Jackson LG acknowledges one-size-fits-all to fixed costs unlikely to satisfy
In a progress speech at a costs conference in March, Lord Justice Jackson referred to the possibility of there being a number of different costs thresholds according to the type of case being heard.
He laid out the arguments for and against fixed costs stating that lower value cases could benefit from costs being fixed as it was “simpler and cheaper” but added that he was yet “to identify which types of case and which ‘levels’ of case are suitable for fixed costs”.
“One view is that costs management should take care of everything above the fast track,” he said. “The alternative view is that lower value multi-track cases should have fixed costs.”
He also acknowledged the frequently heard argument that “the value of a claim should not be the sole determinant of whether it is suitable for fixed costs. One must also look at the complexity of the case, the number of issues, the number of experts and so forth.” And it was on the back of this statement that rested his suggestion of a potential new “intermediate track” to accommodate such cases. What would however be the procedural rules for this intermediate track? These kinds of questions are still waiting for review.
The multi-track also throws up a number of its own complexities. Whilst claimant lawyers have been keen to espouse costs management to the judge, the issue of incurred costs not falling within budgeting is causing a problem in the overall review, particularly as incurred costs account for a significant 31% of claimants total costs and 14% of defendants. So, the question is if costs management is to be viable in multi-track will incurred costs need to be reigned in?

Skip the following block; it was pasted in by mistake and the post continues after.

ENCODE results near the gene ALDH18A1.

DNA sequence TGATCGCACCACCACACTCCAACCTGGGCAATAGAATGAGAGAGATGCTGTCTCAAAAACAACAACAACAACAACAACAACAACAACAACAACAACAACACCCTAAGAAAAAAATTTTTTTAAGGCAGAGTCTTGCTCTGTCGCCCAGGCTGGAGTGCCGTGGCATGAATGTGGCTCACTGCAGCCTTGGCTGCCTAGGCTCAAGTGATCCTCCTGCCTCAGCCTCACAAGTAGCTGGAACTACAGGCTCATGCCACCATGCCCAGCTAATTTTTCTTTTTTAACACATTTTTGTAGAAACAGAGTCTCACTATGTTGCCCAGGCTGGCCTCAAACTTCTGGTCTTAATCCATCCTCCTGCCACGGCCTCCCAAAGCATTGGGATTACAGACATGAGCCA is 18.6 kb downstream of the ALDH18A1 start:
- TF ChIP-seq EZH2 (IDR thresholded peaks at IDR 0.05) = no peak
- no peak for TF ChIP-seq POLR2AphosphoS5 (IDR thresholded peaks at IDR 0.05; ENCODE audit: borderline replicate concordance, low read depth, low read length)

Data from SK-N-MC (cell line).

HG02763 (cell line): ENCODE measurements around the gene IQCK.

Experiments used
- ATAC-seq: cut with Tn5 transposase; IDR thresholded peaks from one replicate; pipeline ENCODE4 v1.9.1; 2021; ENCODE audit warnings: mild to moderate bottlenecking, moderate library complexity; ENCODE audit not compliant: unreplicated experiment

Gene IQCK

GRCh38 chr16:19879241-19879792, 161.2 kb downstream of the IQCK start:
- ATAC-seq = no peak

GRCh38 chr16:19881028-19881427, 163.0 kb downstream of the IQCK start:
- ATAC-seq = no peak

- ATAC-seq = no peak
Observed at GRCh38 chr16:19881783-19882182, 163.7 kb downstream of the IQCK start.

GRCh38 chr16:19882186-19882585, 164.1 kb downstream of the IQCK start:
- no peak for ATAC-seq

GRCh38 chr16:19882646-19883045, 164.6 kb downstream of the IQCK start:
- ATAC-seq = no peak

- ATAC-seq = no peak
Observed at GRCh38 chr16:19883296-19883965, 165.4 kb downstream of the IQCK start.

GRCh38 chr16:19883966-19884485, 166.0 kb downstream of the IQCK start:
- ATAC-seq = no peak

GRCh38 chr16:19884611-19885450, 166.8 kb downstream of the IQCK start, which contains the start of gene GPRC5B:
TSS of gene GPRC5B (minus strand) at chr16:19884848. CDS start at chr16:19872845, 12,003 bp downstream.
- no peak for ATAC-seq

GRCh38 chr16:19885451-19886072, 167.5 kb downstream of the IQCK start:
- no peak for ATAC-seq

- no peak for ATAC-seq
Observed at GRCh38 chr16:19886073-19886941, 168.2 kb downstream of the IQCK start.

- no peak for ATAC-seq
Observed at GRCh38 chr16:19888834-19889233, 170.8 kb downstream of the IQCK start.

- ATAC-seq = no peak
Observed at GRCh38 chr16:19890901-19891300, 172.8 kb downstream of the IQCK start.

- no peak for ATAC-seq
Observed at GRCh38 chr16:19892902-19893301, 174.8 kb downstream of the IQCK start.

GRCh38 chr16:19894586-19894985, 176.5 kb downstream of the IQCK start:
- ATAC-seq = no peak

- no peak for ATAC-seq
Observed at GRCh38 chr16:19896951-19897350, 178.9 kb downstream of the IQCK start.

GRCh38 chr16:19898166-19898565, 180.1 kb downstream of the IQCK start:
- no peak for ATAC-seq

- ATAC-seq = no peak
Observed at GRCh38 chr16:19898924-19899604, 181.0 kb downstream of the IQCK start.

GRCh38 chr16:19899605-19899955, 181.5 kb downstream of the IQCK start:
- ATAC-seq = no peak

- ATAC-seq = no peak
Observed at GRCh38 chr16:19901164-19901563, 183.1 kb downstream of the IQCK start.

Jackson also acknowledged the difference between what is perceived as a lower value case in the multi-track. To the mercantile courts £250,000 was considered modest/low, in contrast to personal injury litigation, “the upper limit for ‘lower value’ claims would be well below that figure.”
In his speech he also talked about the possibility of piloting a voluntary scheme for individuals and SMEs involved in low-value business disputes so they can capitalize on fixed costs combined with a more streamlined process. Judge Jackson has always been concerned that small business should have fair access to the courts and this was always a key motive behind fixed costs from the outset.
By testing the market, a pilot scheme will be the true test of whether there’s an appetite for fixed costs amongst this type of client; the challenge will be convincing enough law firms to take part in it however.
What wasn’t mentioned however was the day-to-day reality of inconsistency across the county courts, some being poorly run, under-resourced and inefficient; a hot issue for lawyers, that shouldn’t be overlooked in this review.
However, it’s encouraging to see that the “Jackson Reforms” are not just about blindly pushing through major reforms and fixed costs and that it is now being recognised that it is indeed complex and the “one-size-fits-all” approach will not do.
There will be no perfect solution; however if the judiciary were to use a system like LHQ they could build up a database of historical average costs budgets of similar cases which could be available across the courts system. Judges could use the database figures as a “guide” so reducing the potential postcode lottery but at the same time negating the need for the imposition of fixed costs. It would then be for the parties to argue how their case can be distinguished from the average due to the differing circumstances and assumptions so requiring a different allowable budget.